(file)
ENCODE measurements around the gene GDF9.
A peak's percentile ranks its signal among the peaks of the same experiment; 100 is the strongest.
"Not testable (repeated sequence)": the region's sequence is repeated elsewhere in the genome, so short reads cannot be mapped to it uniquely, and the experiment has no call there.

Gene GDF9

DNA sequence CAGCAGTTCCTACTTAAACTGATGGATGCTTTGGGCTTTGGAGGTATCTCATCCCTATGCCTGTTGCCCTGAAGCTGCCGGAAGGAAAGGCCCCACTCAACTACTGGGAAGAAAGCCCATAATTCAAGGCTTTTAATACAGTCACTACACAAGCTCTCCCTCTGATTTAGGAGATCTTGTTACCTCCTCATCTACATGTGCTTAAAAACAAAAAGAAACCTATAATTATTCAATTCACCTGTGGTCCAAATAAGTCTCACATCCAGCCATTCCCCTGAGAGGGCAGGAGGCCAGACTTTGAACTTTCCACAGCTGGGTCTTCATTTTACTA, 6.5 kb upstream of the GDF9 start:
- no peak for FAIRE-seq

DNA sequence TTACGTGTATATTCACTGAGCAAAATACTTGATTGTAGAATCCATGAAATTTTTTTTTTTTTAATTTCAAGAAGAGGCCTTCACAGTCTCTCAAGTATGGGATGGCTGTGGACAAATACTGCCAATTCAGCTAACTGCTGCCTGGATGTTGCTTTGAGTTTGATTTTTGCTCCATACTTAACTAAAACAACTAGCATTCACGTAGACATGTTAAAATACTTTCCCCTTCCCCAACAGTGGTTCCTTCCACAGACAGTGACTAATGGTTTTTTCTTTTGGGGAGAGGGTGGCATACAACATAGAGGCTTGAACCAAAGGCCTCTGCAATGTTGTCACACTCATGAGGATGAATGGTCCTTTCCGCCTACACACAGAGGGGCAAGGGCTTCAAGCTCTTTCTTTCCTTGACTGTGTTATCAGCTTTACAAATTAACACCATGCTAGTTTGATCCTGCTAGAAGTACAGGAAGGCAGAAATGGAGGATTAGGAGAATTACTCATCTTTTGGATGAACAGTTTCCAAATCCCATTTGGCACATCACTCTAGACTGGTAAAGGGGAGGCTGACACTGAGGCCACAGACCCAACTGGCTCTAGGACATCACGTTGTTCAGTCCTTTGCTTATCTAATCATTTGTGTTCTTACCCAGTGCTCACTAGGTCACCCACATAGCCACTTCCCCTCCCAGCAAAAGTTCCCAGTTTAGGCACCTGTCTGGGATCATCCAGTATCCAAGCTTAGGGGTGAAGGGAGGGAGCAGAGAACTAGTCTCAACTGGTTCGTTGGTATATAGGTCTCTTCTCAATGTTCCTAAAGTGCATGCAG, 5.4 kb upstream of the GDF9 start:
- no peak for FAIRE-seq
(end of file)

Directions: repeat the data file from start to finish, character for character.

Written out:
ENCODE measurements around the gene GDF9.
A peak's percentile ranks its signal among the peaks of the same experiment; 100 is the strongest.
"Not testable (repeated sequence)": the region's sequence is repeated elsewhere in the genome, so short reads cannot be mapped to it uniquely, and the experiment has no call there.

Gene GDF9

DNA sequence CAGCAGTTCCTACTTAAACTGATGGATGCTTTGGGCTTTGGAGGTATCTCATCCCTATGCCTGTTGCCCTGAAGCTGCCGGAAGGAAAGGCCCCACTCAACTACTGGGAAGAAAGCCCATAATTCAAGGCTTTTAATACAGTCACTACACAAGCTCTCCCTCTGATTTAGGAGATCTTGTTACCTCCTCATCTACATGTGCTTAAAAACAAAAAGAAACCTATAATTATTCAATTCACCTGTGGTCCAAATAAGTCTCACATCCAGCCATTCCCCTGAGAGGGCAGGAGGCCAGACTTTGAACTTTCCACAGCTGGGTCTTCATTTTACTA, 6.5 kb upstream of the GDF9 start:
- no peak for FAIRE-seq

DNA sequence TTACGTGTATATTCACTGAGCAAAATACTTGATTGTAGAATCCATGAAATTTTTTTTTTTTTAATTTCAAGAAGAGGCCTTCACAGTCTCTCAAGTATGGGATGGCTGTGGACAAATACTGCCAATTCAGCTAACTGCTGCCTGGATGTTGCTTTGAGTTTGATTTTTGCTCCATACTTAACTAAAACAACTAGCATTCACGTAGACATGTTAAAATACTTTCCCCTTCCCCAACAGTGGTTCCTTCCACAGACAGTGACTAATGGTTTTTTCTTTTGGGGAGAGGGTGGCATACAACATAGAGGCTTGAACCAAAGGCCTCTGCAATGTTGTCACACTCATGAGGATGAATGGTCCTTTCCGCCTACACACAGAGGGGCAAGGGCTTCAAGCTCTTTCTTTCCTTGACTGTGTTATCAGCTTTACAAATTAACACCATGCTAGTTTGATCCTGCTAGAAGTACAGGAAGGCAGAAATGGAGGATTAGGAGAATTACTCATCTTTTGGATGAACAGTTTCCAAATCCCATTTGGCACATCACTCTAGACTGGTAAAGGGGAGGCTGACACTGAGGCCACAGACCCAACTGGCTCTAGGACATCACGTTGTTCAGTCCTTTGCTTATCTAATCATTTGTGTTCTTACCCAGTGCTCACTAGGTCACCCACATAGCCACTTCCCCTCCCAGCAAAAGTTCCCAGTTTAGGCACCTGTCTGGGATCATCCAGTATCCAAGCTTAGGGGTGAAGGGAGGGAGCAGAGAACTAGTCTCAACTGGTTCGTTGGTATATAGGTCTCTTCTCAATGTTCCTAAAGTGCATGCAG, 5.4 kb upstream of the GDF9 start:
- no peak for FAIRE-seq